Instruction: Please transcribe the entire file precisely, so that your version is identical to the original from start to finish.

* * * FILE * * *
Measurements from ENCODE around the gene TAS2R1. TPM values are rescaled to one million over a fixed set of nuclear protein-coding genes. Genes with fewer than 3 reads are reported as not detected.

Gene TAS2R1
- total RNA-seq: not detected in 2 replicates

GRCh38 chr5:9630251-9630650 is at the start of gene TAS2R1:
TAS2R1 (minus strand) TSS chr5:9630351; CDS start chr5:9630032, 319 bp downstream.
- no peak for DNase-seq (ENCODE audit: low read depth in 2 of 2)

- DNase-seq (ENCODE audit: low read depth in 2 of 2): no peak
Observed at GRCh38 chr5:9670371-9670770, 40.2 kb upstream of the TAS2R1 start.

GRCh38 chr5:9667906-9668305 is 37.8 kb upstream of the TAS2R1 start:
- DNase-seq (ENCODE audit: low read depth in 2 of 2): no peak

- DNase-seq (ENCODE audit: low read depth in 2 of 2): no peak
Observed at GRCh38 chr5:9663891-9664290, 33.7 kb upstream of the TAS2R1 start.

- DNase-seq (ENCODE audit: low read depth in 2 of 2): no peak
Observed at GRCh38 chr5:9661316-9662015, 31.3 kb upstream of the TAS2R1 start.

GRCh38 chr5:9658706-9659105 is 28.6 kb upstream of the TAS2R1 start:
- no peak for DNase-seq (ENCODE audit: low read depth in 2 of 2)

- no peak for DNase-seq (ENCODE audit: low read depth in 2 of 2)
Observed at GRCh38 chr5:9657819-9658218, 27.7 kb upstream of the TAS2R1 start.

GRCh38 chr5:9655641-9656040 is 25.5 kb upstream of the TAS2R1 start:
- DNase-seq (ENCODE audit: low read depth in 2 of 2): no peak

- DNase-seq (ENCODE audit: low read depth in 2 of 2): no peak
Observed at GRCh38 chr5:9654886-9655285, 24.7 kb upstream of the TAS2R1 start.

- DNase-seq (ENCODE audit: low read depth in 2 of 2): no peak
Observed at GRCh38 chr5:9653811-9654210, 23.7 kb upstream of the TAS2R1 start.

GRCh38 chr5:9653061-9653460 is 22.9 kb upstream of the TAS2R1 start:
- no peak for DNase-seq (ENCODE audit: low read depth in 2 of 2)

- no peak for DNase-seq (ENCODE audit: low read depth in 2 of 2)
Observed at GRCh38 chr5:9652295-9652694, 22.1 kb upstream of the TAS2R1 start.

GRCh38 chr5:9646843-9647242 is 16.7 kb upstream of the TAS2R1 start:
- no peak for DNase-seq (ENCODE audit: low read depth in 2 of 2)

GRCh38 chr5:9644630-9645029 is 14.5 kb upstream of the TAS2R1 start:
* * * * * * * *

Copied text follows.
Measurements from ENCODE around the gene TAS2R1. TPM values are rescaled to one million over a fixed set of nuclear protein-coding genes. Genes with fewer than 3 reads are reported as not detected.

Gene TAS2R1
- total RNA-seq: not detected in 2 replicates

GRCh38 chr5:9630251-9630650 is at the start of gene TAS2R1:
TAS2R1 (minus strand) TSS chr5:9630351; CDS start chr5:9630032, 319 bp downstream.
- no peak for DNase-seq (ENCODE audit: low read depth in 2 of 2)

- DNase-seq (ENCODE audit: low read depth in 2 of 2): no peak
Observed at GRCh38 chr5:9670371-9670770, 40.2 kb upstream of the TAS2R1 start.

GRCh38 chr5:9667906-9668305 is 37.8 kb upstream of the TAS2R1 start:
- DNase-seq (ENCODE audit: low read depth in 2 of 2): no peak

- DNase-seq (ENCODE audit: low read depth in 2 of 2): no peak
Observed at GRCh38 chr5:9663891-9664290, 33.7 kb upstream of the TAS2R1 start.

- DNase-seq (ENCODE audit: low read depth in 2 of 2): no peak
Observed at GRCh38 chr5:9661316-9662015, 31.3 kb upstream of the TAS2R1 start.

GRCh38 chr5:9658706-9659105 is 28.6 kb upstream of the TAS2R1 start:
- no peak for DNase-seq (ENCODE audit: low read depth in 2 of 2)

- no peak for DNase-seq (ENCODE audit: low read depth in 2 of 2)
Observed at GRCh38 chr5:9657819-9658218, 27.7 kb upstream of the TAS2R1 start.

GRCh38 chr5:9655641-9656040 is 25.5 kb upstream of the TAS2R1 start:
- DNase-seq (ENCODE audit: low read depth in 2 of 2): no peak

- DNase-seq (ENCODE audit: low read depth in 2 of 2): no peak
Observed at GRCh38 chr5:9654886-9655285, 24.7 kb upstream of the TAS2R1 start.

- DNase-seq (ENCODE audit: low read depth in 2 of 2): no peak
Observed at GRCh38 chr5:9653811-9654210, 23.7 kb upstream of the TAS2R1 start.

GRCh38 chr5:9653061-9653460 is 22.9 kb upstream of the TAS2R1 start:
- no peak for DNase-seq (ENCODE audit: low read depth in 2 of 2)

- no peak for DNase-seq (ENCODE audit: low read depth in 2 of 2)
Observed at GRCh38 chr5:9652295-9652694, 22.1 kb upstream of the TAS2R1 start.

GRCh38 chr5:9646843-9647242 is 16.7 kb upstream of the TAS2R1 start:
- no peak for DNase-seq (ENCODE audit: low read depth in 2 of 2)

GRCh38 chr5:9644630-9645029 is 14.5 kb upstream of the TAS2R1 start: